PHOTO: Spotsy veterans court

State Sen. Bryce Reeves, R-Spotsylvania (far right) and Spotsylvania Circuit Judge Ricardo Rigual (second from right) at the June 2018 opening of the Spotsylvania Rappahannock Veterans Docket.

A bipartisan bill now before the U.S. Senate would providegrants and technical assistance to states like Virginia that have set up special courts that direct veterans facing certain criminal charges to court-supervised treatment programs instead of jail. Passing this bill should be a no-brainer.

The Veteran Treatment Court Coordination Act of 2019 was introduced by Rep. Charlie Crist, D–Fla., in January, and passed by a voice vote in the House of Representatives on Oct. 28. The bill, which is now before the U.S. Senate (S.2774), is co-sponsored by Sen. Tim Kaine, D–Va. It would “standardize data reporting methods, serve as a repository for resources, provide training to veterans court administrators, and serve as the Dept. of Justice’s subject matter experts on veterans courts issues.”

The first veterans court was established in Buffalo, N.Y. in 2008. There are currently over 500 throughout the nation that are modeled on regional drug courts, which have become more prevalent in recent years as the criminal justice system shifts from a punitive to a more therapeutic approach in dealing with addiction and mental illness.



Mindful that untreated service-related trauma is often a factor in criminal activity, veterans courts focus on the rehabilitation of former members of the military who commit certain non-violent crimes.

Veterans who run afoul of the law in Spotsylvania and who are suffering from substance abuse, depression or Post Traumatic Stress Disorder as a result of their military service are sent to the Rappahannock Veterans Docket, which opened in June 2018 and is presided over by Judge Ricardo Rigual, who got it going with the help of state Sen. Bryce Reeves and deputy public defender Wendy Harris. If participants successfully complete an 18-month treatment program, including mentoring by former military members, and become drug- and alcohol-free, they can have their criminal records expunged. But those who fail to complete the program are required to serve their full sentences.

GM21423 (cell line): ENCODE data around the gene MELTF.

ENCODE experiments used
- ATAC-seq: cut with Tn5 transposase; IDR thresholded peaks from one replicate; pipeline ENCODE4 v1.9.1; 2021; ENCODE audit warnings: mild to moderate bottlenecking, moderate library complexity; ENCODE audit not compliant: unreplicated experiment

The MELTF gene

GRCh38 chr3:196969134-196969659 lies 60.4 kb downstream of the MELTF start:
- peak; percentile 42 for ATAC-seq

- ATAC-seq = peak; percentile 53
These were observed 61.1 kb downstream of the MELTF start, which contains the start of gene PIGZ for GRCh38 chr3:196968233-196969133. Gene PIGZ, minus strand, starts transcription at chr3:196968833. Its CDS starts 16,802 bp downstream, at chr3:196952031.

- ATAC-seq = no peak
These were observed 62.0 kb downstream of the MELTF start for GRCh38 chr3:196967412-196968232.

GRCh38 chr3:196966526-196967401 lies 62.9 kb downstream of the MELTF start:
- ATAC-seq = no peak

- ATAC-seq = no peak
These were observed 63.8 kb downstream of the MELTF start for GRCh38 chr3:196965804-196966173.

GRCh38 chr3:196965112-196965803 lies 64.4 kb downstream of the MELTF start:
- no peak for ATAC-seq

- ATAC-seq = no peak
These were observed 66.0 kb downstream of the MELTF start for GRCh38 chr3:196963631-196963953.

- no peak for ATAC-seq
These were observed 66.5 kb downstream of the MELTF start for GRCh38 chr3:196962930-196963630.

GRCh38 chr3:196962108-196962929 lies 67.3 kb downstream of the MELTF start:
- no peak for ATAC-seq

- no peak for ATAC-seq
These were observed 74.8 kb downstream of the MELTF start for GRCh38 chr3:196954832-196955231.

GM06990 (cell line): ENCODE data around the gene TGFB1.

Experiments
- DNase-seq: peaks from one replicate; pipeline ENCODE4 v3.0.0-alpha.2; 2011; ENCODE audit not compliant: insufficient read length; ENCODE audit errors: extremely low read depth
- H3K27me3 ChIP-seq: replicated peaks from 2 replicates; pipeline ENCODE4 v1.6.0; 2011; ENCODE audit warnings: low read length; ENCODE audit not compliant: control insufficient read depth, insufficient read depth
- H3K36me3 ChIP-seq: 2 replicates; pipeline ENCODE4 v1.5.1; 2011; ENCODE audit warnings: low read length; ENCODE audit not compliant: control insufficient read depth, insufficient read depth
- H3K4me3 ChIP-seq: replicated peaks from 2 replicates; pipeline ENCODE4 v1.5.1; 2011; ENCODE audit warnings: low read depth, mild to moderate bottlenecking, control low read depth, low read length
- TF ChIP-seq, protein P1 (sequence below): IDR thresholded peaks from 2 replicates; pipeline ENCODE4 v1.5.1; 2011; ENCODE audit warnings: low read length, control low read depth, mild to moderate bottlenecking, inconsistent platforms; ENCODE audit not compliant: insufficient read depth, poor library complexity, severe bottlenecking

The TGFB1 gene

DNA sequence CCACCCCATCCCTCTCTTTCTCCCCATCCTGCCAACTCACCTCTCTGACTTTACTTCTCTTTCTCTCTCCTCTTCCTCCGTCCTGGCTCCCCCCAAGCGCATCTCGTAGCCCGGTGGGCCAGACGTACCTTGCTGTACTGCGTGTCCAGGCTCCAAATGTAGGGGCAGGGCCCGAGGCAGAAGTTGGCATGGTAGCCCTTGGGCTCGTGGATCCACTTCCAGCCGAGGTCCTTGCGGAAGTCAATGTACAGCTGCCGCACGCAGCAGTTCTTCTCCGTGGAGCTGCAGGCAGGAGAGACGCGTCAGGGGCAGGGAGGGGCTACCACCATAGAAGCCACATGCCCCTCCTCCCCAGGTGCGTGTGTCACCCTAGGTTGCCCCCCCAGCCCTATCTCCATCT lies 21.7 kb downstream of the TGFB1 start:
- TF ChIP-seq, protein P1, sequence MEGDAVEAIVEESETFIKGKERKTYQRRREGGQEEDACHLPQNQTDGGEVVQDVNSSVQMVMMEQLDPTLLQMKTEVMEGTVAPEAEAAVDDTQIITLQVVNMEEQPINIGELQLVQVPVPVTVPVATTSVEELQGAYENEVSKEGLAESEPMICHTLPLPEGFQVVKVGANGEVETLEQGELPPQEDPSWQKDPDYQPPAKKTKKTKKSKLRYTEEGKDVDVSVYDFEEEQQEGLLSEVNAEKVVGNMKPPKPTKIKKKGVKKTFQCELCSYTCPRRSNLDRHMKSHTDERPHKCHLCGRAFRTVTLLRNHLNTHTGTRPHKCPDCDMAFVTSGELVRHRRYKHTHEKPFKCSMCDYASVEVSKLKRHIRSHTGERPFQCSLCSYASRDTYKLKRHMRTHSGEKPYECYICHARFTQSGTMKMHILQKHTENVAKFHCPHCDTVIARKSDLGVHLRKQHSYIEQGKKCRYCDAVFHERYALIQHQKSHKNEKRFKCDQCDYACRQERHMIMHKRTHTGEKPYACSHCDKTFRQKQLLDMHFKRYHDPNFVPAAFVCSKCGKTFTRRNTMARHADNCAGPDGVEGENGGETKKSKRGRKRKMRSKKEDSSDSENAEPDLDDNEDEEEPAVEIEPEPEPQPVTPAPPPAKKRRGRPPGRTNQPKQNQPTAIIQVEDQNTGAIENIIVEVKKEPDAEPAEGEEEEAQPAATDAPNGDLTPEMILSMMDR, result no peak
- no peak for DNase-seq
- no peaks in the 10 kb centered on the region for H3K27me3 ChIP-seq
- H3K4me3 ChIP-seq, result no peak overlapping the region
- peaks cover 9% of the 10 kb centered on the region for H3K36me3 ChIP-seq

A study published in 2018 by the National Institutes of Health found that the one-year recidivism rate for veterans court participants was just 14 percent, compared with 23 to 46 percent for the prison population as a whole. This is enough reason for the federal government to assist states that are pursuing this approach.

However, Luis Quiñonez, chairman of the National Veterans Court Alliance, recently admitted that getting the legislation through Congress has been an uphill battle. “It’s a tough nut to crack because a lot of people ask why should veterans get special treatment?” he told Military Times. “And the answer is because a lot of veterans face things that other people don’t have to face.”

Indeed, Justice for Vets points out that half of veterans with PTSD receive no treatment, which helps explain why 81 percent had a substance abuse disorder prior to being incarcerated. This nation needs to stop using prison as a de facto mental health facility and focus on locking up truly dangerous criminals.

Rep. Rob Wittman, R-1st District, an early co-sponsor of the House bill, pointed out that “there are currently over 200,000 veterans incarcerated in American prisons, over 40,000 are homeless and 21 commit suicide every single day. A single veteran in any of these categories is unacceptable and we owe them a second chance.”

And a second chance is exactly what veterans courts endeavor to provide those who have put their lives on the line for their country.

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